Two recent letters have made some good points that need support and elaboration. A few weeks ago, Susan Stott (“Taxes a worthwhile investment in town,” March 27) pointed out that not all seniors feel pushed out of town by runaway real estate taxes. Like Ms. Stott, since I moved here in 1963, my children have benefited from our good school system, for which taxpayers both with and without children paid. Now that mine have left the nest,
I am happy to continue my support. My house was purchased for $40,000 in 1972 and is now assessed at $533,000. I’m sure many other seniors have experienced significant appreciation in the value of what for many is their major asset. My real estate taxes have risen somewhere between 4.5 and 5.0 percent per year over the past decade. When one takes into account dollar inflation and significant reduction in the amount of state aid over this period, the rate of increase is almost certainly much less.
All of this suggests to me, along with Ms. Stott, that far from a spendthrift government, Andover is fortunate to have Town Meeting voters, public officials, and volunteer financial watchdogs. They have done a responsible job over the long haul — in both good times and bad.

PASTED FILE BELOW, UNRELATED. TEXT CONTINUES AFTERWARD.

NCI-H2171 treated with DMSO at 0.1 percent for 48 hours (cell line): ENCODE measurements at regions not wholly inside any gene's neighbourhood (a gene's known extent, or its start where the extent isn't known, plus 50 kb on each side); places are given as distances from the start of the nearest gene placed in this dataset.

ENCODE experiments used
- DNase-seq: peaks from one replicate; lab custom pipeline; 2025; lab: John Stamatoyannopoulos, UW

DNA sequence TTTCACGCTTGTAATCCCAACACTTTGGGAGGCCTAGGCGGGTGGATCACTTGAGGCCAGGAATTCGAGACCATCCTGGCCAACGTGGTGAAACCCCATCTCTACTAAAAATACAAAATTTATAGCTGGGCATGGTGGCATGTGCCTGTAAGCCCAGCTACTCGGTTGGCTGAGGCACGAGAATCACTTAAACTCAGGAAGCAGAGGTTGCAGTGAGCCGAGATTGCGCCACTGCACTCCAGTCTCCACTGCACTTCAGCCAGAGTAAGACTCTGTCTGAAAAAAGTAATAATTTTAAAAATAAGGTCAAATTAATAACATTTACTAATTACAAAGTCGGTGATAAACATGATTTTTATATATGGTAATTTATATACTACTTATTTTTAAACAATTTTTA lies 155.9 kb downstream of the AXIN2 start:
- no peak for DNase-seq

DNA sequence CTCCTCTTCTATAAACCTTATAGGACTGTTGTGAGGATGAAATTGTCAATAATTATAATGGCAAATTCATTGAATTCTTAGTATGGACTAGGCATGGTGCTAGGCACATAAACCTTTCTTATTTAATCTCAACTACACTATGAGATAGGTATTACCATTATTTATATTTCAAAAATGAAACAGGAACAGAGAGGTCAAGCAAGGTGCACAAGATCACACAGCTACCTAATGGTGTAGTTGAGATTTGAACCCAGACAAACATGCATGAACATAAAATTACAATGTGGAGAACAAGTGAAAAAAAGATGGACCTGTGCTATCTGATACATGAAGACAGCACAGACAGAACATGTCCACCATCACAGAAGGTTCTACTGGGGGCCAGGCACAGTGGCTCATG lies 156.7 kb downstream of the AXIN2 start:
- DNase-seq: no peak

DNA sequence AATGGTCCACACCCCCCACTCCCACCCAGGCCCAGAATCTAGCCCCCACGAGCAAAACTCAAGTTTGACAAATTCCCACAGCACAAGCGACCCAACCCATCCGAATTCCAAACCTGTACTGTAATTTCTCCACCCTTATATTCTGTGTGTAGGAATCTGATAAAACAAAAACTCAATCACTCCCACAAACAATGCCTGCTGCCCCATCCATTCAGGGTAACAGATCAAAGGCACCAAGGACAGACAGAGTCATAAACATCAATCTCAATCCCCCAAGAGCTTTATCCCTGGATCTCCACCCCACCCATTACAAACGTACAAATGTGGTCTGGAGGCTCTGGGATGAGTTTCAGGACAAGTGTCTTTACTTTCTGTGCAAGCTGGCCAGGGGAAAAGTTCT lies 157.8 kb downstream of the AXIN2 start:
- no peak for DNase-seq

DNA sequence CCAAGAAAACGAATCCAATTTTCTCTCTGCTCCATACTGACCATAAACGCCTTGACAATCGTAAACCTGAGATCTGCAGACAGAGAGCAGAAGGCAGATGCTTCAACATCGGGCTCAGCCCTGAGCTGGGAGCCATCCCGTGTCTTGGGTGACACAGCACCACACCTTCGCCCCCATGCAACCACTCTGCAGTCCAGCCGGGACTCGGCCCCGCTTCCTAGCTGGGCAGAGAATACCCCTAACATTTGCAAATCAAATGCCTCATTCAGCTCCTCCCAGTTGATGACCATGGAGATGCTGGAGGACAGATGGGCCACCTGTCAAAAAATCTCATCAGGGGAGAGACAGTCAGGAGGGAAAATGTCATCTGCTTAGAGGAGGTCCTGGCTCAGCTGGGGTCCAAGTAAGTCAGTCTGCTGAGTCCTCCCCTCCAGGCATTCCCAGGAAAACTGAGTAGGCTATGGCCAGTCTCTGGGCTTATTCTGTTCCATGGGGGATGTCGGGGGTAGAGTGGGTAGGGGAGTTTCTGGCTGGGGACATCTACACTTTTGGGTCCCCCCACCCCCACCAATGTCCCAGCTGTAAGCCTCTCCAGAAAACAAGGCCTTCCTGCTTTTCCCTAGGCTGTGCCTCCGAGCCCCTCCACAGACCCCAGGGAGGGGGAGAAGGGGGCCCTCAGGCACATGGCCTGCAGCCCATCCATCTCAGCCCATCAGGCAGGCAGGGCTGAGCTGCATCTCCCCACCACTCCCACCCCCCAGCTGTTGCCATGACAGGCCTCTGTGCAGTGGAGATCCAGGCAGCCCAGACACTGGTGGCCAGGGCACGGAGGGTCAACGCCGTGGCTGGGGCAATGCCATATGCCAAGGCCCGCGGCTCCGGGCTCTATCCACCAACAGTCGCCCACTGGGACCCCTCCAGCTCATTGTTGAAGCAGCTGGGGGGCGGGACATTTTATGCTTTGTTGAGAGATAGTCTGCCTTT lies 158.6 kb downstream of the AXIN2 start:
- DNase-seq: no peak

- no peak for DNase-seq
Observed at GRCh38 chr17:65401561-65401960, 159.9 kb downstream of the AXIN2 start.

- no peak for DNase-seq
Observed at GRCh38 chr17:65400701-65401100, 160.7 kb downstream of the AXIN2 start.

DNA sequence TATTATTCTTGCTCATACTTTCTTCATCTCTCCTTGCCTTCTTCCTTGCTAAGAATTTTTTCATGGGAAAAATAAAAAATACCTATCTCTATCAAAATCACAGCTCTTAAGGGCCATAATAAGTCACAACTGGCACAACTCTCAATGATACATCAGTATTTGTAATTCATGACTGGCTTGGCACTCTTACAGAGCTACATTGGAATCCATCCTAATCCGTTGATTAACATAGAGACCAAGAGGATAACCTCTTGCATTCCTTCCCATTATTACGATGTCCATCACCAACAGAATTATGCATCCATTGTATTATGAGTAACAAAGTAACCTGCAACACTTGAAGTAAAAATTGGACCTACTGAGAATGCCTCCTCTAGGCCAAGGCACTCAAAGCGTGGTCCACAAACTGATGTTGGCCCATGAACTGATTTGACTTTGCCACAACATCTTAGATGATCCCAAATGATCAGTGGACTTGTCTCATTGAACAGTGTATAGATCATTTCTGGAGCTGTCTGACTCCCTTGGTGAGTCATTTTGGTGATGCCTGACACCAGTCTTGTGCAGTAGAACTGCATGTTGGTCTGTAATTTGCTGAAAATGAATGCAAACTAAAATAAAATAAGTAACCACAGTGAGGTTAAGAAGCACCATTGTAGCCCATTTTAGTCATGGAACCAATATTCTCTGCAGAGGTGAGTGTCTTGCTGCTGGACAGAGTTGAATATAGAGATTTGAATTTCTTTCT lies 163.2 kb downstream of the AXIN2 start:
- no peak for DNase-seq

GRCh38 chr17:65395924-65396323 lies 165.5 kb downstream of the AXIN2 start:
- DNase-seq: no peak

Earlier this month, Greg Sebasky (“Town needs balanced approach to fiscal woes,” April 3) urged that Andover voters and officials pursue a “balanced approach” rather than “quick fixes” for improving schools, addressing retiree and OPEB costs, and enhancing our commercial tax base. I say amen, but add that the balanced approach should include maintaining Andover’s protected open space resources to match Andover’s historic and likely future growth in population.
When I bought my house in the ‘70s, Andover’s population was around 24,000. In 2000, it was a little over 30,000 and is projected to reach 33,000 in the not-too-distant future. Consistently, in surveys of Andover residents, good schools, with protected open space a close second, are the two top citizen priorities and reasons for folks moving here.
17 Moreland Ave.